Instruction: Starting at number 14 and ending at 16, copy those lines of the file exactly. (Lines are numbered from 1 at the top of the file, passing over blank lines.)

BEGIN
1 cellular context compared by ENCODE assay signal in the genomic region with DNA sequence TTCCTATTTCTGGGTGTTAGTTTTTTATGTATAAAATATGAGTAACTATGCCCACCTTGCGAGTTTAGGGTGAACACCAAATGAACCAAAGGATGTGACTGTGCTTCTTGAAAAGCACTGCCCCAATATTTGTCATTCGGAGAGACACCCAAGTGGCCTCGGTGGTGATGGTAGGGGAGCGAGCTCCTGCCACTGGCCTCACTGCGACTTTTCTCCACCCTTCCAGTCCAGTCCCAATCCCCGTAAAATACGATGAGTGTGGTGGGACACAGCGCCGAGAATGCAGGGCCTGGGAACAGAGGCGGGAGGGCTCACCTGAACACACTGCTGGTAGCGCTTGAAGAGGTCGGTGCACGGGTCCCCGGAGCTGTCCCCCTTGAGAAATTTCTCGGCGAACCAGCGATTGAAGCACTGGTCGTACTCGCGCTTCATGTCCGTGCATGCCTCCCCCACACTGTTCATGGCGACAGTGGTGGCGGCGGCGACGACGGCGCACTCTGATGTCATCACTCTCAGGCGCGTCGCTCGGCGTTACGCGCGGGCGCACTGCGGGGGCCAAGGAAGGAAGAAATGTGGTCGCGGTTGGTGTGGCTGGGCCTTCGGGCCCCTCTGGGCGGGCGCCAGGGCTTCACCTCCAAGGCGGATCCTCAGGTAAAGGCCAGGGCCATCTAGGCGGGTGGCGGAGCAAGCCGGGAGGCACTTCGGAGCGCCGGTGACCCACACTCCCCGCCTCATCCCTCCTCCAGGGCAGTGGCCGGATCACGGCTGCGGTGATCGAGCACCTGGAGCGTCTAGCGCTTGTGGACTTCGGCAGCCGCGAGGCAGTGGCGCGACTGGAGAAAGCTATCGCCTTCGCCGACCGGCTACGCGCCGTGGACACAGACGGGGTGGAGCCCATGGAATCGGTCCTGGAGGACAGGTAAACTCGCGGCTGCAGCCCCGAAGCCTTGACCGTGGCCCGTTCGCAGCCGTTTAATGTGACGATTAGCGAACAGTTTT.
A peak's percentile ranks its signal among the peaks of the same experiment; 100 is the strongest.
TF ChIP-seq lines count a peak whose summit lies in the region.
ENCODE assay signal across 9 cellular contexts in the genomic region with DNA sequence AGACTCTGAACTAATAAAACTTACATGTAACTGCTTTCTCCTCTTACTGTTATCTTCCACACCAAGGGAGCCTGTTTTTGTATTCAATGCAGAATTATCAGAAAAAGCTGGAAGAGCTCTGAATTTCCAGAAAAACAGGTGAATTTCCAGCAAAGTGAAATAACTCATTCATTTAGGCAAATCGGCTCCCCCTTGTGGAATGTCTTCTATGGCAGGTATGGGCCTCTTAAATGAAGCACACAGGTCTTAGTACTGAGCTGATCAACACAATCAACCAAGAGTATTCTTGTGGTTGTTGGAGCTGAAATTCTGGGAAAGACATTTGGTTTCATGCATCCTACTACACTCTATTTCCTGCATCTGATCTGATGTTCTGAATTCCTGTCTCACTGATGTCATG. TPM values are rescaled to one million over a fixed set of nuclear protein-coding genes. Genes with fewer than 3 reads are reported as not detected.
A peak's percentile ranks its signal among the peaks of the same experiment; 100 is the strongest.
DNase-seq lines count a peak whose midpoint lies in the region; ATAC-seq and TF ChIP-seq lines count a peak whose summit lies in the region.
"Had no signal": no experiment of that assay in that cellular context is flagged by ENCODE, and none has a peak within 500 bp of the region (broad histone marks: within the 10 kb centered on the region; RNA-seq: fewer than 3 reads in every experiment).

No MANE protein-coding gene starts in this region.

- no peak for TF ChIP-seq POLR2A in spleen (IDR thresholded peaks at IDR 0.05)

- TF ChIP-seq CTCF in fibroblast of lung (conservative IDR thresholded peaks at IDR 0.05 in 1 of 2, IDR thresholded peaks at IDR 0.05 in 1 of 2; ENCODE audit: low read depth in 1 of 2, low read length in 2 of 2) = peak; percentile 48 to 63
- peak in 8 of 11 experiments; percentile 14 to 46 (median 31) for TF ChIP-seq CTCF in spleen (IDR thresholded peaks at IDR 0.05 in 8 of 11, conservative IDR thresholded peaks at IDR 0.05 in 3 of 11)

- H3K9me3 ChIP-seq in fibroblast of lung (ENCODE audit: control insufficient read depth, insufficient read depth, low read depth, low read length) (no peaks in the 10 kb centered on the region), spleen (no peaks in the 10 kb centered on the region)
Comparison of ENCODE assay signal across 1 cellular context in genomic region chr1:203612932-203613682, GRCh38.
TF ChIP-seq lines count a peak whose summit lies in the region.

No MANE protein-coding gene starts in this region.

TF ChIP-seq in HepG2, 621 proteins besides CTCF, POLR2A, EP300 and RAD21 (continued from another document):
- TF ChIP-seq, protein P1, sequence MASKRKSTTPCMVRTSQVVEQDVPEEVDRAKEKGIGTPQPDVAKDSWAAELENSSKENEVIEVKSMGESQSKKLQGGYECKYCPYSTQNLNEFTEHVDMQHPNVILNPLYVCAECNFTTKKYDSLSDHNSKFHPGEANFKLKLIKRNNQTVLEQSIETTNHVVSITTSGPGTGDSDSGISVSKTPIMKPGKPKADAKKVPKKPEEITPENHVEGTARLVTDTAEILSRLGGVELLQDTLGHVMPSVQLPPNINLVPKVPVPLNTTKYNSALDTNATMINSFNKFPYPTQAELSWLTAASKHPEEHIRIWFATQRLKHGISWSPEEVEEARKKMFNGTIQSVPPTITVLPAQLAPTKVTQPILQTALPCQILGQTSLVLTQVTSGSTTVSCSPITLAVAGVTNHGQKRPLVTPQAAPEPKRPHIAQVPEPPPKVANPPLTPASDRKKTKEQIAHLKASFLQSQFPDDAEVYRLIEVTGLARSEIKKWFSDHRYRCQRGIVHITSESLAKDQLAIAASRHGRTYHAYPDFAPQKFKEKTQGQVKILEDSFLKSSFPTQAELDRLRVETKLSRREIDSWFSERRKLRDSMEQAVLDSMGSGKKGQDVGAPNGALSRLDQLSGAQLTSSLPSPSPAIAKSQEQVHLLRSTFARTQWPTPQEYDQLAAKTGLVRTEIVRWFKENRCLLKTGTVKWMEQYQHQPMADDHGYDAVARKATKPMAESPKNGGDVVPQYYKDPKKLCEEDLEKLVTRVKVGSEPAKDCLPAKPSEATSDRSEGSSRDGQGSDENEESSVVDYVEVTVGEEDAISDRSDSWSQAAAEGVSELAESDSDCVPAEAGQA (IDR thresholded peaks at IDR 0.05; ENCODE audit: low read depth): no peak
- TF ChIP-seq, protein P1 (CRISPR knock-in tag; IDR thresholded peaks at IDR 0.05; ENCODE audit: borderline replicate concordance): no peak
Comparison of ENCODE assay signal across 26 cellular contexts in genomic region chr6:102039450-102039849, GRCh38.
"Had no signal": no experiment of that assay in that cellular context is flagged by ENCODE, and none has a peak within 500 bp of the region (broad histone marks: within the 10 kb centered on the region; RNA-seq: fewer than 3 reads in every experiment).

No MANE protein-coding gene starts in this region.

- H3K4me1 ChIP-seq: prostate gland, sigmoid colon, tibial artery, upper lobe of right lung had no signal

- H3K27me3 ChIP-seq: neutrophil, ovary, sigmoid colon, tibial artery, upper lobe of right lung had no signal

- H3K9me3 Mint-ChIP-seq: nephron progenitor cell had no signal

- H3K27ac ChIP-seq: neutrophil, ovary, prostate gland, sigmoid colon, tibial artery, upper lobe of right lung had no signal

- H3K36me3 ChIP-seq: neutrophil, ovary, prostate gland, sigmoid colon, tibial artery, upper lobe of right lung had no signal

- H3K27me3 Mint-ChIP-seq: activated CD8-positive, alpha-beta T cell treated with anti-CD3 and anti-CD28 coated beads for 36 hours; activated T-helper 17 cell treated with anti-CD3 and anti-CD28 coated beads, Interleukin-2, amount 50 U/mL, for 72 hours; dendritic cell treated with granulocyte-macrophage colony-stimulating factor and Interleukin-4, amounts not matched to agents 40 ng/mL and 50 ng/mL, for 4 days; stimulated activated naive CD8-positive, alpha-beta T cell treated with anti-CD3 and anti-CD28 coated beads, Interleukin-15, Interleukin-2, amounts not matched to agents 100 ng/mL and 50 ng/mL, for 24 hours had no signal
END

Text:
TF ChIP-seq lines count a peak whose summit lies in the region.

No MANE protein-coding gene starts in this region.

TF ChIP-seq in HepG2, 621 proteins besides CTCF, POLR2A, EP300 and RAD21 (continued from another document):